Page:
Kenya’s Commission of Inquiry, chaired by retired Chief Justice Majid Cockar, has ruled that in the face of emerging evidence, the Grand Regency Hotel, sold some weeks ago under clouded circumstances, must be valued afresh at the expense of the Kenyan government and paid by the Central Bank of Kenya.
The sales price immediately raised the emotions across Kenyan society and politics, as it was described as a “throw away” and even a “gift” to the Libyan purchasers, Libyan African Investment Company (Laico).
Allegations of backroom deals and corrupt practices went hand in hand with the public outrage. Parliament then constituted their own committee to investigate claims made in connection with the sale and government, under pressure from parliament and the public, launched a judicial commission of inquiry chaired by Justice Cockar.
The new ‘owners’ were reportedly reluctant but eventually agreed to give access to the appraisers just as soon as a team has been put into place. The hotel was sold at 2.9 billion Kenya shillings (approximately US$40 million) but some opinions given in private and public put the value as much a four times higher.
Laico last week also changed the name of the hotel to Laico Regency Hotel which was described by many as a vain attempt to set themselves apart from and put some distance between them and the raging scandal. The name change, however, only seems to have inflamed the situation some more and the Kenyan public is eagerly awaiting the outcome and final verdict of the two enquiries.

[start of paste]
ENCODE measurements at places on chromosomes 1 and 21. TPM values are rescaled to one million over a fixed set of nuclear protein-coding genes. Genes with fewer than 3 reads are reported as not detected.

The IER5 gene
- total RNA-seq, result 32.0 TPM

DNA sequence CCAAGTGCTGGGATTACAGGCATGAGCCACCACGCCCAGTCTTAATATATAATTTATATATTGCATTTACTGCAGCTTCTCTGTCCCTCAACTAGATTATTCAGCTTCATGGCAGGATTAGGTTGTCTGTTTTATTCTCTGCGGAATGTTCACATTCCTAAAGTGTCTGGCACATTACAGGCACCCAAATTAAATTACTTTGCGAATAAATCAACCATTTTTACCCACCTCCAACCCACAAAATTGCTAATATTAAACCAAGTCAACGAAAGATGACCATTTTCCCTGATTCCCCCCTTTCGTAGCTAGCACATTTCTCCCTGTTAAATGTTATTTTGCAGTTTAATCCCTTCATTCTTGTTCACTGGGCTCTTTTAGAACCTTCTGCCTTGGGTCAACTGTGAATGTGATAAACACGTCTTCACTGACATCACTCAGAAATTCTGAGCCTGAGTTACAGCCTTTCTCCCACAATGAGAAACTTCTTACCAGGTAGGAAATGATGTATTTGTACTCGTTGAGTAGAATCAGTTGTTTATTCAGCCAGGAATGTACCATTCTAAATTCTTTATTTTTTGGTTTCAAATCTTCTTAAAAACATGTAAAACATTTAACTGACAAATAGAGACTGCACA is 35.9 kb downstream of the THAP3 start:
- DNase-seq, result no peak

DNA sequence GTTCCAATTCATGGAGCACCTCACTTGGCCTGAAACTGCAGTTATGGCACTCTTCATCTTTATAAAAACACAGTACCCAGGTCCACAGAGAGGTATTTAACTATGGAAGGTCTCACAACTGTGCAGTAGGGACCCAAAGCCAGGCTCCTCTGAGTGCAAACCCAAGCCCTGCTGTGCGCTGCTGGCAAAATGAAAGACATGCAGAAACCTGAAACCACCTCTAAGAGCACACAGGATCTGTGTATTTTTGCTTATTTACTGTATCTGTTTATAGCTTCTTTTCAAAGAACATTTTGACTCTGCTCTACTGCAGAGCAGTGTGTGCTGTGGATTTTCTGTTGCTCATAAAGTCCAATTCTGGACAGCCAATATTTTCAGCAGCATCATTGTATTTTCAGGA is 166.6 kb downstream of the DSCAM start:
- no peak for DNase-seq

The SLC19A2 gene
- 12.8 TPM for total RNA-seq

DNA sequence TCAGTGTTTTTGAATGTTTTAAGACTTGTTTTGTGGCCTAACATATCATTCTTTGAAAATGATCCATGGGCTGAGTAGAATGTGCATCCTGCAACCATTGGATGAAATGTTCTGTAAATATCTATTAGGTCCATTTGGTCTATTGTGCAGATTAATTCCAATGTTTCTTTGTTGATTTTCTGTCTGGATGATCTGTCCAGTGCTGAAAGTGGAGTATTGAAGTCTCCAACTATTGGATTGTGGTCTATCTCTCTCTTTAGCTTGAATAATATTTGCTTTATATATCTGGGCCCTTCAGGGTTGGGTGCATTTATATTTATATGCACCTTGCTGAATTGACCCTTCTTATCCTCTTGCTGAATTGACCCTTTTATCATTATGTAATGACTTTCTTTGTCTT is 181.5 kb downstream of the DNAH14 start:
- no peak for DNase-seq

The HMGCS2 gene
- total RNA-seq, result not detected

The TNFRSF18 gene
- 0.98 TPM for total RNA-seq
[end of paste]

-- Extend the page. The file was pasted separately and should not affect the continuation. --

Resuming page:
The judicial commission of inquiry has also asked for a second extension of their term to interview yet more witnesses and unravel this complex net of allegations made over the “sale.” Among the witnesses who only recently testified after finally receiving their subpoenas was reportedly also Lands Minister James Orengo, whose testimony was considered crucially important for the outcome of the case, when he denied the sale was between government and government in the absence of cabinet resolutions, casting yet more doubts on the whole affair. If accepted by the Commission of Inquiry, the testimony would lend credence to claims that the sale was done secretly and without following proper procedure. The minister further went on record to have instructed the lands registry not to transact any business in connection with the hotel sale while he was away at the time from Nairobi but found his order ignored when he returned to the city.
A new valuation is expected to be presented to the Commission of Inquiry any time from now.